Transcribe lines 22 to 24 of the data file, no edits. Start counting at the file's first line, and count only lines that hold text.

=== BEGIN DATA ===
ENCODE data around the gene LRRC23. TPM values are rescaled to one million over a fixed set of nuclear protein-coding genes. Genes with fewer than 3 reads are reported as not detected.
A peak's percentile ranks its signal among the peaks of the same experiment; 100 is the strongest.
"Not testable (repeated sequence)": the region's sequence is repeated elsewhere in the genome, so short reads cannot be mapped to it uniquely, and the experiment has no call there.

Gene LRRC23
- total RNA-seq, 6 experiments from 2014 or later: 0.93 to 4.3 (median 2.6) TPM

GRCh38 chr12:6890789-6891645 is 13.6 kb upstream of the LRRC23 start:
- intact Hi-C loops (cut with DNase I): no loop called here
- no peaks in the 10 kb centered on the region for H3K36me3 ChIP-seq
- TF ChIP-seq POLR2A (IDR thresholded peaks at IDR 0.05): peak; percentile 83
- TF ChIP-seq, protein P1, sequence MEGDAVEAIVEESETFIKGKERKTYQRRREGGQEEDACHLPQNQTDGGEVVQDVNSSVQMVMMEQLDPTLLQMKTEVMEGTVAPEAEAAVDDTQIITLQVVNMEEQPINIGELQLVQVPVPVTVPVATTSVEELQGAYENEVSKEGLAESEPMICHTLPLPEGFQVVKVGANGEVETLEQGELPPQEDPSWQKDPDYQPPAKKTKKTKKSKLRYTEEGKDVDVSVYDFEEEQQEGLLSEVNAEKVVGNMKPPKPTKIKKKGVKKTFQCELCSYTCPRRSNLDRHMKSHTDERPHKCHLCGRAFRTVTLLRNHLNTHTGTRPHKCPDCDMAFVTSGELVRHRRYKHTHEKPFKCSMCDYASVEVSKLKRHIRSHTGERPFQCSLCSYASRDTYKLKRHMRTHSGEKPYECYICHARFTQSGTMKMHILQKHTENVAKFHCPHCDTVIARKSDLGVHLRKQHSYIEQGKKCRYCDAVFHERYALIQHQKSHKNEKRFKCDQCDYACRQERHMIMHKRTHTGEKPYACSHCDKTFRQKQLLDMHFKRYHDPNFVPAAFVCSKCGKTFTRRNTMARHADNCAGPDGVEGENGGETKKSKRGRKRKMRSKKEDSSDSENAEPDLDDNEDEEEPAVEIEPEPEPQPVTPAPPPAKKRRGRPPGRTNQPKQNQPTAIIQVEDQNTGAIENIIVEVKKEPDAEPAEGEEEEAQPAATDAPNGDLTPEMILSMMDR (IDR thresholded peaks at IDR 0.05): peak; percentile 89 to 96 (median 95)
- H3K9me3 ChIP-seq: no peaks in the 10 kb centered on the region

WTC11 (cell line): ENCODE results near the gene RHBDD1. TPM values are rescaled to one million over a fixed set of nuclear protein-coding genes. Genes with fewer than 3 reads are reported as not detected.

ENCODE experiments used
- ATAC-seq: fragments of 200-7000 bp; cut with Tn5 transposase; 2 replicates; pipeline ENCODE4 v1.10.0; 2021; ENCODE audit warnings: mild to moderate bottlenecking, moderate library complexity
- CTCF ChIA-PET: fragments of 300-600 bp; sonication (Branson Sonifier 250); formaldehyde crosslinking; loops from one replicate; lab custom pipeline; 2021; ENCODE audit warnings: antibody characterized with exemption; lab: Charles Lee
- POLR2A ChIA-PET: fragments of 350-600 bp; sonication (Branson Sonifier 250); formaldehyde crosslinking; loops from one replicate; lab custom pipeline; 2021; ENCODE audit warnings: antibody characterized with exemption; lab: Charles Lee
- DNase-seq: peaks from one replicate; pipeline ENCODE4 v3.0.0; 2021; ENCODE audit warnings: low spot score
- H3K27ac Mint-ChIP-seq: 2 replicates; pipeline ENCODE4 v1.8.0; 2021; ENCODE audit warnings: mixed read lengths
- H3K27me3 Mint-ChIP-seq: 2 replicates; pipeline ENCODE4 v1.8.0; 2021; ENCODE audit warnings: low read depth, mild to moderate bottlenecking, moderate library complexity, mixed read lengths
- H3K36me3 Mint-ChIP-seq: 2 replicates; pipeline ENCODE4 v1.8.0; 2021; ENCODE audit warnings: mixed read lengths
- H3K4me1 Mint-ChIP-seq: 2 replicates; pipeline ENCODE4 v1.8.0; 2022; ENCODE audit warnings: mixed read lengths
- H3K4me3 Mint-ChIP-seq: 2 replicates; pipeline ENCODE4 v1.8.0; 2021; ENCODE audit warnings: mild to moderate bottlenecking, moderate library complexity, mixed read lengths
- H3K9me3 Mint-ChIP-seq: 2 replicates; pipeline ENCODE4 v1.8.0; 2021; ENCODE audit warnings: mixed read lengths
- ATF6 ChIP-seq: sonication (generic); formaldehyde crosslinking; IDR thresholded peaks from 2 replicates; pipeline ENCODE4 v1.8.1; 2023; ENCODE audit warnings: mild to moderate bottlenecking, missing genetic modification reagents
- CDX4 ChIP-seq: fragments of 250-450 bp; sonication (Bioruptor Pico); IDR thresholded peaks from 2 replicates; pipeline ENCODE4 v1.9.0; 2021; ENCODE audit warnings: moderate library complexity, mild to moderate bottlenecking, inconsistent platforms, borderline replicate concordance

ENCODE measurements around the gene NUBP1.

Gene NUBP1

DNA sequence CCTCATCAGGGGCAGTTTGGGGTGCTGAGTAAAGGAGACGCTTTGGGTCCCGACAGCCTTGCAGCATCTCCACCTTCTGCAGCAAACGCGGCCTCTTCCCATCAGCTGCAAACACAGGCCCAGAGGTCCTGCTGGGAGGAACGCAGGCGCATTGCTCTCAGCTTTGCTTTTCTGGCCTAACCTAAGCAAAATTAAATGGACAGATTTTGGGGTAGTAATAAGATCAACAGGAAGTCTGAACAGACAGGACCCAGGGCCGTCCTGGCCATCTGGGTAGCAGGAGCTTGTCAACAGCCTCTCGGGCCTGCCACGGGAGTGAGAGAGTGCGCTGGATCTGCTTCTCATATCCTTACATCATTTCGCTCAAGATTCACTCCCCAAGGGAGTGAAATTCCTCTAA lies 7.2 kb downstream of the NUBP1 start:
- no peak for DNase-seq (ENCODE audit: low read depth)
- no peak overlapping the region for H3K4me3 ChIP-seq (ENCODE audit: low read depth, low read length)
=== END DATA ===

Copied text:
- H3K4me3 Mint-ChIP-seq: 2 replicates; pipeline ENCODE4 v1.8.0; 2021; ENCODE audit warnings: mild to moderate bottlenecking, moderate library complexity, mixed read lengths
- H3K9me3 Mint-ChIP-seq: 2 replicates; pipeline ENCODE4 v1.8.0; 2021; ENCODE audit warnings: mixed read lengths
- ATF6 ChIP-seq: sonication (generic); formaldehyde crosslinking; IDR thresholded peaks from 2 replicates; pipeline ENCODE4 v1.8.1; 2023; ENCODE audit warnings: mild to moderate bottlenecking, missing genetic modification reagents